Shazam looks for ways to get more people to share music [UPDATED]
If you've seen an iPhone commercial on TV, you've probably also seen Shazam. If you hold your handset in the air while music is playing, the application tries to identify the song for you.
Although it's featured in a commercial for the Apple device, Shazam is agnostic: It works on 75 carriers in 60 countries. And it's determined not to be a one-trick iPhone pony. The British company says it's trying to figure out ways to get people to use it even more often, helping the music industry at the same time.
When it launched in 2002, Shazam required people to send a text message to initiate a phone call so the service could identify the song. It then texted the song's name to the requester.
Now, in the "brave new world" of app stores, it's more accessible as an application on Apple and Android phones, Shazam Chief Executive Andrew Fisher said in an interview today. Since September 2008, the service has attracted 16 million new users, he said, and 5 million have downloaded the application on the iPhone.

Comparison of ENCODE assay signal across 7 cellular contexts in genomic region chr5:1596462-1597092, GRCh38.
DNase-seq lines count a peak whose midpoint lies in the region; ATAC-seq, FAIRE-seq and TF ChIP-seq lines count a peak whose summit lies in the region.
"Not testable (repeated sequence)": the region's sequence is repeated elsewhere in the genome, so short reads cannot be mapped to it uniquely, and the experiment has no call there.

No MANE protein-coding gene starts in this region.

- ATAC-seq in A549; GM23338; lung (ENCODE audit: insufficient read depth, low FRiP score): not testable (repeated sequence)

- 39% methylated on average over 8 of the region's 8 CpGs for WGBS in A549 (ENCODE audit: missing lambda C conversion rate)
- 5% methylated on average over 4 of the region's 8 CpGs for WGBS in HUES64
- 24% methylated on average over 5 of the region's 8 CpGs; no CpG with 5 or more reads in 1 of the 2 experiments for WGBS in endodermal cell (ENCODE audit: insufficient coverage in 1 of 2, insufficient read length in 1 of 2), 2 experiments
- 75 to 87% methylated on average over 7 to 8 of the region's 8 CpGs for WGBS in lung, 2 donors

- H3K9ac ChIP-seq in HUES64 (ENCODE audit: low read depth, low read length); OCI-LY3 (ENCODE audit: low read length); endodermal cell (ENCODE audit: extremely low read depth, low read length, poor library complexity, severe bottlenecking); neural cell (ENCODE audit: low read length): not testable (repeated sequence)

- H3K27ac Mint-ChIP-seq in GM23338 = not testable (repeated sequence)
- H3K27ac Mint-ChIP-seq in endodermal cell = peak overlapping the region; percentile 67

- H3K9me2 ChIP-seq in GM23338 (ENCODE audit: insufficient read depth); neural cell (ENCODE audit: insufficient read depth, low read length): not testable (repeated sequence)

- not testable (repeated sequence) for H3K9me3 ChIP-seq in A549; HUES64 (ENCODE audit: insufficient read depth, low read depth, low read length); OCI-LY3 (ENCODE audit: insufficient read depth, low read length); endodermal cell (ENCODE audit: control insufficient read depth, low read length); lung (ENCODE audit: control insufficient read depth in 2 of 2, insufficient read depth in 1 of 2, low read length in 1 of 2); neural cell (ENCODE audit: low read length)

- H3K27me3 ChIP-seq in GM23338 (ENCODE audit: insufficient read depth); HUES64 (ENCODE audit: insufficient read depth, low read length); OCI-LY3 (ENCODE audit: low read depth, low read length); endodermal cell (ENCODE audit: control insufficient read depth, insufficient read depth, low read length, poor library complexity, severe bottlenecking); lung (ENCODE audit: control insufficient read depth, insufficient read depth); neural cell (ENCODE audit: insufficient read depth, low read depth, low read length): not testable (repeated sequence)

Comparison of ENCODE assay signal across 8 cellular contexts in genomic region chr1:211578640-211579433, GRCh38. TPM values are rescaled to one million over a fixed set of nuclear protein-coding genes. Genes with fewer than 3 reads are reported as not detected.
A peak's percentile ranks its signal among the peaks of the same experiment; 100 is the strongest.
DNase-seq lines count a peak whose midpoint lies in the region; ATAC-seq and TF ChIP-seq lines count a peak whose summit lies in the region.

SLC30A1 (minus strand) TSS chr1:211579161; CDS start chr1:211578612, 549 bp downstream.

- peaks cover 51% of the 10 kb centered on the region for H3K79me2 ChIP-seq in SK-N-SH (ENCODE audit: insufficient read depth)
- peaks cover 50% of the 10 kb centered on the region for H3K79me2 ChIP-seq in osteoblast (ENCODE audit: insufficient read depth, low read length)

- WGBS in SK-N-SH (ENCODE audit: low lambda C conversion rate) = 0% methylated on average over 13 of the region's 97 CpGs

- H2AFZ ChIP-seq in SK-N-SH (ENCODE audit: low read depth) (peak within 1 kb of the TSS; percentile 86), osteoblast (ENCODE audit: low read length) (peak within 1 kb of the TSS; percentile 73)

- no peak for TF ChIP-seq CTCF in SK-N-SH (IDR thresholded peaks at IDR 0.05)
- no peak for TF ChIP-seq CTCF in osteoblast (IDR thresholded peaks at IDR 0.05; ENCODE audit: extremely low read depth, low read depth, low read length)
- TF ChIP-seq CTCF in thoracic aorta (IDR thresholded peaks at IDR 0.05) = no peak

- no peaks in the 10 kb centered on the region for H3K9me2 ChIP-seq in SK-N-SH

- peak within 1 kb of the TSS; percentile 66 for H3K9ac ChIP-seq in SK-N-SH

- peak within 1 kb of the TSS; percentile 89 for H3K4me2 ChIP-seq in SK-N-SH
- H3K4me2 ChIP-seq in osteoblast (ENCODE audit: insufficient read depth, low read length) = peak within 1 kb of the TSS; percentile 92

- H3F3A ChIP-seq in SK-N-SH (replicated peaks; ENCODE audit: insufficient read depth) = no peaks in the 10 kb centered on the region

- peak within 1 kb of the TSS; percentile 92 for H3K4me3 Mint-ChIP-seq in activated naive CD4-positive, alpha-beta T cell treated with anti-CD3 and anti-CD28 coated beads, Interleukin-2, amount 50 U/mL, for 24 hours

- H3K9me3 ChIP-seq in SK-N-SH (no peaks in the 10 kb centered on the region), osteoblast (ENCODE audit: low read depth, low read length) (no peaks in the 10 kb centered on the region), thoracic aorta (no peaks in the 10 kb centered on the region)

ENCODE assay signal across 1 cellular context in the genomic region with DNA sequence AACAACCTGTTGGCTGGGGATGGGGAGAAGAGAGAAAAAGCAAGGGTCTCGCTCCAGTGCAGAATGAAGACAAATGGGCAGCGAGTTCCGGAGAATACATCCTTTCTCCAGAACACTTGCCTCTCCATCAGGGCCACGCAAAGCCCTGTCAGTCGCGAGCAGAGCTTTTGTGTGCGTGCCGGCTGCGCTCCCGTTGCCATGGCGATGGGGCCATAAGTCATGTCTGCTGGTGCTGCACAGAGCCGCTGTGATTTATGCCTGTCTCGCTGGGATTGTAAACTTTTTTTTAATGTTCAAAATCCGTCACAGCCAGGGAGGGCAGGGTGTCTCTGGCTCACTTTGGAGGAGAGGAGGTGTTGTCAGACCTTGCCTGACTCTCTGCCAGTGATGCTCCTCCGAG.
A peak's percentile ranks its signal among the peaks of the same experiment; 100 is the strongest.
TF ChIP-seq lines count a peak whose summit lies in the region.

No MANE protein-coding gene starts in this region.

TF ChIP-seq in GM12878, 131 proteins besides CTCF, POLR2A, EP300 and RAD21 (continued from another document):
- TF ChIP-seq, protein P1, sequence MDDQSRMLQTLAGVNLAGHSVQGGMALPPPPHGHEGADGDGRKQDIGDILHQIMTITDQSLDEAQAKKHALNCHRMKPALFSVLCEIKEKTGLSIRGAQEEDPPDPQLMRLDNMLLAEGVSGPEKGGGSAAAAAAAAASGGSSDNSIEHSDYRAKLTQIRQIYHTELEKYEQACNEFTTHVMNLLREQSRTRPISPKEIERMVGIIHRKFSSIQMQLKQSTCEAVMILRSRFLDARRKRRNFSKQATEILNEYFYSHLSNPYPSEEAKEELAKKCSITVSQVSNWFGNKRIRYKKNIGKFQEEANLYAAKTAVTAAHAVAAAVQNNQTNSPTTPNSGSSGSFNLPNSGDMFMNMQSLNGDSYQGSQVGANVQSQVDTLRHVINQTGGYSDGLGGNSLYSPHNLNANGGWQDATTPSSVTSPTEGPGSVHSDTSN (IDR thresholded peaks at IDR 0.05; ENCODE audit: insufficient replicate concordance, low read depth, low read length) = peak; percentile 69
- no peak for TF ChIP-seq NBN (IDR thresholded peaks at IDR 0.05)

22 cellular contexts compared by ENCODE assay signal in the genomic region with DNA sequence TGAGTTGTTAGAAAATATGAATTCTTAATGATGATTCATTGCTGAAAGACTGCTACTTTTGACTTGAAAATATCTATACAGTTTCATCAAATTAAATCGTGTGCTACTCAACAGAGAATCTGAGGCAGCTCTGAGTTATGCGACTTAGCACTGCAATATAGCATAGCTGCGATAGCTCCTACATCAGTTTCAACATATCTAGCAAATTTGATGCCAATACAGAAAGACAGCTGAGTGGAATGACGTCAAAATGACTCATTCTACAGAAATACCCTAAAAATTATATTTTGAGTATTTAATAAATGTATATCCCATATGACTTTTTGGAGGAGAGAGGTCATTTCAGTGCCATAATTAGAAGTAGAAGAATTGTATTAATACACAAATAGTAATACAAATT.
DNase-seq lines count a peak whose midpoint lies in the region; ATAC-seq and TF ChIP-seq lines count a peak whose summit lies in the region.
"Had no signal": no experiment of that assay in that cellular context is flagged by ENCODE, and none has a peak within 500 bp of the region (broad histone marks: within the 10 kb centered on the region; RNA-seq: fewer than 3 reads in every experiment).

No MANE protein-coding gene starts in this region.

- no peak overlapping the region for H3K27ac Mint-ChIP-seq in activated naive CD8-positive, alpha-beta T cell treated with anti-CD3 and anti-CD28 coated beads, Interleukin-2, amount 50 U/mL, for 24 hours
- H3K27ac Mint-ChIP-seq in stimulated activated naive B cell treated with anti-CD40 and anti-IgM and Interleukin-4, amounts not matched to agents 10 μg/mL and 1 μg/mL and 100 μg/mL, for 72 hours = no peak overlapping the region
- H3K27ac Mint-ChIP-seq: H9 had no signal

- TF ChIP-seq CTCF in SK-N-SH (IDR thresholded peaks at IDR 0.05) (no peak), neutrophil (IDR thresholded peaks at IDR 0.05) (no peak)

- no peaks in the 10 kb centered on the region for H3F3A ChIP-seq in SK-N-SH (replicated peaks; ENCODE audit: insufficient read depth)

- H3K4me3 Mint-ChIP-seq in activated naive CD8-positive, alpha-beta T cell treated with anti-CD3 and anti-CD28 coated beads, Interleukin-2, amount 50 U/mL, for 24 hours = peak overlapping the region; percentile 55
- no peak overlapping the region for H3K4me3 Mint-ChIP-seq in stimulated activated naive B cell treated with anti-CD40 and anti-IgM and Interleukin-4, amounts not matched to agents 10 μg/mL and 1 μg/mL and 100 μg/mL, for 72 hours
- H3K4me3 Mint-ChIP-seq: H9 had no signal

It's still available on non-smartphones, he said, through a short code. In the U.S., it's preloaded on most AT&T devices and available on Verizon phones.
But there's a limited number of times people need to find out ...
... the name of a song, Fisher said, so Shazam is trying to figure out a way to get people to use the service more often.
"We want to find stimulants to get people to use it on a daily basis," he said. "Relying on someone finding the name of a song and buying it isn't going to do it."
That means potentially enabling users to buy concert tickets after they hear a song or giving them the ability to tag the music on Facebook and other social networking sites so they can share it with friends.
The influx of smartphones will help, he said: Shazam users with unlimited data plans and fast Internet service won't get bill shock for downloading a song to their phones. Shazam will be a part of both the RIM and Nokia app store launches.
As Shazam reaches more smartphones, Fisher said, the company is looking into changing its billing system, potentially going to a subscription model. Users will be able to use limited parts of the app, but they'll have to pay for content and other premium services. Some parts of the music recognition service will be free to users. Others will be ad-supported, and others will be behind a wall.
Don't want to pay? Think of it as a way to help sustain the music industry.
"The challenge for the music industry in terms of recorded music is to get people to consume licensed content," he said. "Here, they can purchase at the point of inspiration, and they're prepared to pay."
-- Alana Semuels
Corrected, 11:30 a.m.: A previous version of this post incorrectly said that Shazam launched two years ago and that it is on 75 devices. In fact, it launched in 2002 and is on 75 carriers.